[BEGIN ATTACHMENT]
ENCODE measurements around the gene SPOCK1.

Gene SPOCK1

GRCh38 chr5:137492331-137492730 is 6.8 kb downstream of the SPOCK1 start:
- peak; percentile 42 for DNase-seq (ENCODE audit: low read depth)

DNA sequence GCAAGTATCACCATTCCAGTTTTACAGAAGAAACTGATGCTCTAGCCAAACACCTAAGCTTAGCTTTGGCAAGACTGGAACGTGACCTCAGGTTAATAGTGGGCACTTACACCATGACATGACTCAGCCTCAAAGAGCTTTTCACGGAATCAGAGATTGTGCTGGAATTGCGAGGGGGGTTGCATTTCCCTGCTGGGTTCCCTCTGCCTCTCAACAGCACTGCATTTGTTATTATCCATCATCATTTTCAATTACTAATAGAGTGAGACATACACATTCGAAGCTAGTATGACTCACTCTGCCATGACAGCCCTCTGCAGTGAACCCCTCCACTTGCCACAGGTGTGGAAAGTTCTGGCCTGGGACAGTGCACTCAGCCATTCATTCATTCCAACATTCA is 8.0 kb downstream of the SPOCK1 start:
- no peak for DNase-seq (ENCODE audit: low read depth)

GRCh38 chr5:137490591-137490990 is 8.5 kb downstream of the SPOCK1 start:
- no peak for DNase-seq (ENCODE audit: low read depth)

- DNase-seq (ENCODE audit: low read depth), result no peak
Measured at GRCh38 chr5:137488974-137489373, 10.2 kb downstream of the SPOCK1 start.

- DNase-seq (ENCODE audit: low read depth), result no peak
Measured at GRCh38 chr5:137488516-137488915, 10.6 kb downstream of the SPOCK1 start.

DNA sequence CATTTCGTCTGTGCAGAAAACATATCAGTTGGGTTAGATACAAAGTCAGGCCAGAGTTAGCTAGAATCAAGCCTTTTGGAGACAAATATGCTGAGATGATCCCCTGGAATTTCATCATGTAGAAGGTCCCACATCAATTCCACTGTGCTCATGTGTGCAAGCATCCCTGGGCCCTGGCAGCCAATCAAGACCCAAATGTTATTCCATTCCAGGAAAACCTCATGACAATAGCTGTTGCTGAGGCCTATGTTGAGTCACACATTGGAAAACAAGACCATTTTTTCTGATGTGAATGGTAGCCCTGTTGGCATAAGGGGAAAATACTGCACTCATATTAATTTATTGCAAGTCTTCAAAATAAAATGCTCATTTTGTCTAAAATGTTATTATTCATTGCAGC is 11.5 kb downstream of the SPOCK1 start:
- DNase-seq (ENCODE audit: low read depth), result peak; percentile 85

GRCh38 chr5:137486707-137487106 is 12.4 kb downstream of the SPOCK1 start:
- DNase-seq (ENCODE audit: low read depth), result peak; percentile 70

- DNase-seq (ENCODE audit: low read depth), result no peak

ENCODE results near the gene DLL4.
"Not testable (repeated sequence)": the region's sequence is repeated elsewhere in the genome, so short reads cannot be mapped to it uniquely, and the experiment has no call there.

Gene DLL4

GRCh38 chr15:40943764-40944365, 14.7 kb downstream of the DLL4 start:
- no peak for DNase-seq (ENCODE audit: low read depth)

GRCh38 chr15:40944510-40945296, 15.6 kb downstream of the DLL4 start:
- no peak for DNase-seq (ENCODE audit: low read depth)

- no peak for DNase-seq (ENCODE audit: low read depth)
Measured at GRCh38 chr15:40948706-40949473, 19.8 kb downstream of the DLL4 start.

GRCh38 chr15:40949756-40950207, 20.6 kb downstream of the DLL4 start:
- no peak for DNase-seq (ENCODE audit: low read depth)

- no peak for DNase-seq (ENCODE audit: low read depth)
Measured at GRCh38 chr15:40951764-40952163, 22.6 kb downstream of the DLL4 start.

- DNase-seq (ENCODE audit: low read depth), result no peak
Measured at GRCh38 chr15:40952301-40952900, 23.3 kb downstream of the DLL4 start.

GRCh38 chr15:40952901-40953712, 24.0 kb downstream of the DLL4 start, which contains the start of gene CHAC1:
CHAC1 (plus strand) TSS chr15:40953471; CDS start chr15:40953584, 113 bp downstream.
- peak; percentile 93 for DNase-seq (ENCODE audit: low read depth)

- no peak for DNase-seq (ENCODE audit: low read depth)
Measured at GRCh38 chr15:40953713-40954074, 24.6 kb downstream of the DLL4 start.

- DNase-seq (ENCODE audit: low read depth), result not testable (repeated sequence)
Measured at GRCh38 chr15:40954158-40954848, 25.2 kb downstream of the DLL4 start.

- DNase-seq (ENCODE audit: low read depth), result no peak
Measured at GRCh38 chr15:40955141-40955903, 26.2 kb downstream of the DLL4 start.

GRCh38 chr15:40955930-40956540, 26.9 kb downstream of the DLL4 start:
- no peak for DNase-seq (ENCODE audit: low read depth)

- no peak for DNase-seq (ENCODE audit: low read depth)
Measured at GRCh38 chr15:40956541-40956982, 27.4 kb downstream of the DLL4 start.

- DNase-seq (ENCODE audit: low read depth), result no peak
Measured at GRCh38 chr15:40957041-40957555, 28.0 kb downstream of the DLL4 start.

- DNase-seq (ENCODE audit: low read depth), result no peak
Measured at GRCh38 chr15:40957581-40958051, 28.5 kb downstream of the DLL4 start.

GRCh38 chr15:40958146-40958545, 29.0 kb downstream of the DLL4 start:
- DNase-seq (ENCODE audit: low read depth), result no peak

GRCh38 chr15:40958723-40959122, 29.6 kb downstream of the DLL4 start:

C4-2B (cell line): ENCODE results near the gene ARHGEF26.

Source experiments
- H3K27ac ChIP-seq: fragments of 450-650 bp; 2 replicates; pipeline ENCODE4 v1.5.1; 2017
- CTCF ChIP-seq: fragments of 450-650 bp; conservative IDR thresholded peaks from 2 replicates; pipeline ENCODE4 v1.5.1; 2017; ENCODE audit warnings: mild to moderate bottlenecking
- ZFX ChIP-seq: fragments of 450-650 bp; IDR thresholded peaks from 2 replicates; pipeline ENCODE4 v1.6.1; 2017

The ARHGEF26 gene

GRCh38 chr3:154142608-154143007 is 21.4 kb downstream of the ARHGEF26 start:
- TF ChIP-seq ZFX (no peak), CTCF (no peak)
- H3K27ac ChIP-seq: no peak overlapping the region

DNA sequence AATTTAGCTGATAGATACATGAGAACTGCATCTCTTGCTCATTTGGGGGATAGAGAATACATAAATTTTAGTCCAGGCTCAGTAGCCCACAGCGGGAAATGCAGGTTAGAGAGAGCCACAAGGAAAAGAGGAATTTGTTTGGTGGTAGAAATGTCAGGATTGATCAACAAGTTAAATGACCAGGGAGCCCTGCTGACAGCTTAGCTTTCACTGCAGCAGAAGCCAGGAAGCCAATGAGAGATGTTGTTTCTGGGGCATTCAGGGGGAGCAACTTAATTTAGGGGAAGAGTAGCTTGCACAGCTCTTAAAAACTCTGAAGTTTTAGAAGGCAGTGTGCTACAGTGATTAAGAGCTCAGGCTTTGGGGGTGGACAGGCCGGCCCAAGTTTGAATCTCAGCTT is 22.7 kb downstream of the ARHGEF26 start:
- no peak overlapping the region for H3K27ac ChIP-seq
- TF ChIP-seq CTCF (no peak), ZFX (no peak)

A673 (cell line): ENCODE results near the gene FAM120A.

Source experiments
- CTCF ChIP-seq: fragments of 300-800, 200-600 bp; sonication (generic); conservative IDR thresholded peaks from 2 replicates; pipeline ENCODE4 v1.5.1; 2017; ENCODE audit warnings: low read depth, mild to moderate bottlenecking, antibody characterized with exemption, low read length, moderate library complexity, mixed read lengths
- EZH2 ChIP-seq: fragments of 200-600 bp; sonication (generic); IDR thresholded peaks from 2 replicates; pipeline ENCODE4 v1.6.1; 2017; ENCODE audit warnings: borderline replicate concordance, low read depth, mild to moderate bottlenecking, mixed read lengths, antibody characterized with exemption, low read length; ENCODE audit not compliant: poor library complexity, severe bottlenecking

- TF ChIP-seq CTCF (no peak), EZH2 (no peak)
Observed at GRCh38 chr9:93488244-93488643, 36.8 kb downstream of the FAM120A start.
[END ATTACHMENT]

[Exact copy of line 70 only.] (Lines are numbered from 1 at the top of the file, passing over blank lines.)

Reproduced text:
Observed at GRCh38 chr9:93488244-93488643, 36.8 kb downstream of the FAM120A start.